Partly Cloudy78° WeatherPartly Cloudy78° Weather

Obama to request $1.35B for schools

WASHINGTON — President Barack Obama will ask Congress for $1.35 billion in his 2011 budget proposal to extend an education grant program for states, although the Education Department remains months away from announcing its first round of awards, senior administration officials said Monday.

Obama planned to outline the proposal today at a Fairfax County, Va., elementary school.

The $789 billion economic stimulus program Obama signed into law soon after taking office included $4.3 billion in competitive grants for states, nicknamed the "Race to the Top" fund. States must amend education laws and policies to compete for a share of the money.

More than 30 states, including Florida, were expected to apply by today's deadline. The first of two rounds of award announcements are expected in April.

Even before that, however, Obama will ask lawmakers for another $1.35 billion so that states not chosen in either award round will have a chance to compete for money, according to the officials, who spoke to the Associated Press on the condition of anonymity.

The president also wants to use some of the $1.35 billion for a similar competitive grant program among school districts.

With the grant programs, Obama is trying to make federal education spending more of a competitive endeavor to encourage states and school districts to do better, rather than a solely formula-driven effort in which states and districts look forward to receiving a certain amount of money each school year.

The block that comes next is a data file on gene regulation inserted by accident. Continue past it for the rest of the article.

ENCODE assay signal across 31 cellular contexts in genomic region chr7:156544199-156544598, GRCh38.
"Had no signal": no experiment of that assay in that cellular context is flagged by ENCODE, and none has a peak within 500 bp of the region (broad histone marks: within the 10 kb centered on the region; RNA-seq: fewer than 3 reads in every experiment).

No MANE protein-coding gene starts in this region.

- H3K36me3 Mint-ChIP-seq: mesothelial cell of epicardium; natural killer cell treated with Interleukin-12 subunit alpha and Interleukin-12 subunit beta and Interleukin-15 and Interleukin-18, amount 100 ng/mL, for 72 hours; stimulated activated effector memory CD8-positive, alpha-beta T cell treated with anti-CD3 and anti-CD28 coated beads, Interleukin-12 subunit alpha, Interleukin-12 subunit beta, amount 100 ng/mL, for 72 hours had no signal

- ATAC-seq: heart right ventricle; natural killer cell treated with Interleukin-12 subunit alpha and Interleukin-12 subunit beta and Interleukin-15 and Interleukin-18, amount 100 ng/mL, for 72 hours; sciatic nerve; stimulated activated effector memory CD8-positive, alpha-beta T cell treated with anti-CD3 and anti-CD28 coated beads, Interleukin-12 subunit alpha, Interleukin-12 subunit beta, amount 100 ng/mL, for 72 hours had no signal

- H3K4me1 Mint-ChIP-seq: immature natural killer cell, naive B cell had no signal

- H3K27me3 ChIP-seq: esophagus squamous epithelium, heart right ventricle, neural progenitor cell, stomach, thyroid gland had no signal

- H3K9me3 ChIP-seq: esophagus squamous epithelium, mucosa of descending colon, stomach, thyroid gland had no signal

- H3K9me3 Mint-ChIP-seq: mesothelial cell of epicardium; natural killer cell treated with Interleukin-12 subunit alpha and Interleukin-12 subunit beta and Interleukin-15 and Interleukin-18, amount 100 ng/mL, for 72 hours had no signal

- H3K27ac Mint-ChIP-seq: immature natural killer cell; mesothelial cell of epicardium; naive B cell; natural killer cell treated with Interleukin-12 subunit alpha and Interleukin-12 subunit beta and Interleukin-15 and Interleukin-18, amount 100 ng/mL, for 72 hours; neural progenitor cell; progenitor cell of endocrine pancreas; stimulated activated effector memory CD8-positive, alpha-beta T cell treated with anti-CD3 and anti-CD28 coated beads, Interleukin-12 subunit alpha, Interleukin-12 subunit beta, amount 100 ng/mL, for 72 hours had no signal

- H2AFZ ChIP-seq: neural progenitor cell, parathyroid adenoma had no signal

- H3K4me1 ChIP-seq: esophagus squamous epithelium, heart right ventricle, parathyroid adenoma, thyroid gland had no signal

To that end, Obama sees using student test scores to judge teacher performance and the creation of charter schools, which are funded with public money but operate independently of local school boards, as solutions to the problems that plague public education.

National teachers' unions disagree. They argue that student achievement amounts to much more than a score on a standardized test and that it would be a mistake to rely heavily on charter schools.

The "Race to the Top" fund — and the opportunity to compete for the billions of dollars it holds — was designed to encourage states to rework their education systems and bring them more in line with Obama's vision. Education is largely a state and local responsibility.

FAST FACTS

State of the Union

President Barack Obama will deliver his first State of the Union address at 9 p.m. Jan. 27. White House press secretary Robert Gibbs said Monday the speech would be broadcast live on national television and streamed on the White House Web site. The speech Obama delivered last year, just weeks after taking office, technically is not considered a State of the Union address.



fast facts

State of the Union

President Barack Obama will deliver his first State of the Union address at 9 p.m. Jan. 27. White House press secretary Robert Gibbs said Monday the speech would be broadcast live on national television and streamed on the White House Web site. The speech Obama delivered last year, just weeks after taking office, is not considered a State of the Union address because he'd only been in office for a short time.

. fast facts

State of the Union

President Barack Obama will deliver his first State of the Union address at 9 p.m. Jan. 27. White House press secretary Robert Gibbs said Monday the speech would be broadcast live on national television and streamed on the White House Web site. The speech Obama delivered last year, just weeks after taking office, technically is not considered a State of the Union address.

Obama to request $1.35B for schools 01/18/10 [Last modified: Monday, January 18, 2010 10:59pm]

Copyright: For copyright information, please check with the distributor of this item, Associated Press.
    

Join the discussion: Click to view comments, add yours

Loading...